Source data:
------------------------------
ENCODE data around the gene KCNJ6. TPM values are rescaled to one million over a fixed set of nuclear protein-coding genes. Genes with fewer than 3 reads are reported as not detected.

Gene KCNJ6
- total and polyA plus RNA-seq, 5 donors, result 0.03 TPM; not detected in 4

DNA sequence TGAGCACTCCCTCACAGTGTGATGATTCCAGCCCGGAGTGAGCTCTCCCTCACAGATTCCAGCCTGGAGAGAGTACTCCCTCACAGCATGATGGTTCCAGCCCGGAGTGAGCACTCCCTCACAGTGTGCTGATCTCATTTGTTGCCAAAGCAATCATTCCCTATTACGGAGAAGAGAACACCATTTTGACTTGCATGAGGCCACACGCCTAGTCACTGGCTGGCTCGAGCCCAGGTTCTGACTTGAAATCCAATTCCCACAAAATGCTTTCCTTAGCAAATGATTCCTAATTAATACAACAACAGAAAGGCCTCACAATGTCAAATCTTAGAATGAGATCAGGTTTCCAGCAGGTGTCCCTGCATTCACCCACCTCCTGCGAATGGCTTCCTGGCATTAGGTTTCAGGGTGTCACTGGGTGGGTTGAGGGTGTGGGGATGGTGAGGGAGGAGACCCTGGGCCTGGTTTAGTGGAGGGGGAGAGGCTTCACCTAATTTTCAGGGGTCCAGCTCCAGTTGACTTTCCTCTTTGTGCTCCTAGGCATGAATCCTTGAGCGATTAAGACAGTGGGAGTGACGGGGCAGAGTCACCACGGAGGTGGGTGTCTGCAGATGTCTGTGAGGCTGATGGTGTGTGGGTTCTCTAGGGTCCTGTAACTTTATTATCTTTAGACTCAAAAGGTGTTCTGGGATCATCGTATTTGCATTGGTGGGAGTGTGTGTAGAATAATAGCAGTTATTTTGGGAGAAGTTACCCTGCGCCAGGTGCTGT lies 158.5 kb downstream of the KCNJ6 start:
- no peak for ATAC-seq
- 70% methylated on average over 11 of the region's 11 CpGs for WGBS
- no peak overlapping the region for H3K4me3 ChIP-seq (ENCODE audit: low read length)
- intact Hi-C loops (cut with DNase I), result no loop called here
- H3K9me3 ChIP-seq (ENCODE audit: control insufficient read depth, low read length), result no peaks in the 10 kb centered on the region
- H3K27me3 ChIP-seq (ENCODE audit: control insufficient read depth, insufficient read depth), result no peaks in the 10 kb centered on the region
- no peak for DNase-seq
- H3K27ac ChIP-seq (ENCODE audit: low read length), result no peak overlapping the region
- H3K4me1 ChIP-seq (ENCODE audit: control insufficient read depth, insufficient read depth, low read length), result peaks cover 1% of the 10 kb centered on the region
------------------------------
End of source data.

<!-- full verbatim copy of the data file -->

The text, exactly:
ENCODE data around the gene KCNJ6. TPM values are rescaled to one million over a fixed set of nuclear protein-coding genes. Genes with fewer than 3 reads are reported as not detected.

Gene KCNJ6
- total and polyA plus RNA-seq, 5 donors, result 0.03 TPM; not detected in 4

DNA sequence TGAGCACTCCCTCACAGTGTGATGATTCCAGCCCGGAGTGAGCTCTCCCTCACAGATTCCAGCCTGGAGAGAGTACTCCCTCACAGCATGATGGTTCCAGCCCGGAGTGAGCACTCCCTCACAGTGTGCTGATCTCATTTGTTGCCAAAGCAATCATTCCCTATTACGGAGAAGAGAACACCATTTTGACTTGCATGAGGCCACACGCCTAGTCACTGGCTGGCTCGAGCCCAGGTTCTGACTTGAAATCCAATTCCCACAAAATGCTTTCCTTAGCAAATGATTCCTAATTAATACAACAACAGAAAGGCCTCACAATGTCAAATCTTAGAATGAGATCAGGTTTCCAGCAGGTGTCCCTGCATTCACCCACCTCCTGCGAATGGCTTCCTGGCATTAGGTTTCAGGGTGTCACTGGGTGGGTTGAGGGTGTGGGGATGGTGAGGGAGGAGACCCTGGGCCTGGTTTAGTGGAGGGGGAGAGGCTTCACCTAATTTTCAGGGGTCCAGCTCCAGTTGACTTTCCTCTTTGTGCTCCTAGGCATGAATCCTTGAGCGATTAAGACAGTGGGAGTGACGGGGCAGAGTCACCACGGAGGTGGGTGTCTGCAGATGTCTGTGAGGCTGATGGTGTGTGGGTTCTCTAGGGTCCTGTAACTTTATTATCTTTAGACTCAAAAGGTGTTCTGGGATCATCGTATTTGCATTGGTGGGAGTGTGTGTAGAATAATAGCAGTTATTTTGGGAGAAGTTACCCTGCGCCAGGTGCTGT lies 158.5 kb downstream of the KCNJ6 start:
- no peak for ATAC-seq
- 70% methylated on average over 11 of the region's 11 CpGs for WGBS
- no peak overlapping the region for H3K4me3 ChIP-seq (ENCODE audit: low read length)
- intact Hi-C loops (cut with DNase I), result no loop called here
- H3K9me3 ChIP-seq (ENCODE audit: control insufficient read depth, low read length), result no peaks in the 10 kb centered on the region
- H3K27me3 ChIP-seq (ENCODE audit: control insufficient read depth, insufficient read depth), result no peaks in the 10 kb centered on the region
- no peak for DNase-seq
- H3K27ac ChIP-seq (ENCODE audit: low read length), result no peak overlapping the region
- H3K4me1 ChIP-seq (ENCODE audit: control insufficient read depth, insufficient read depth, low read length), result peaks cover 1% of the 10 kb centered on the region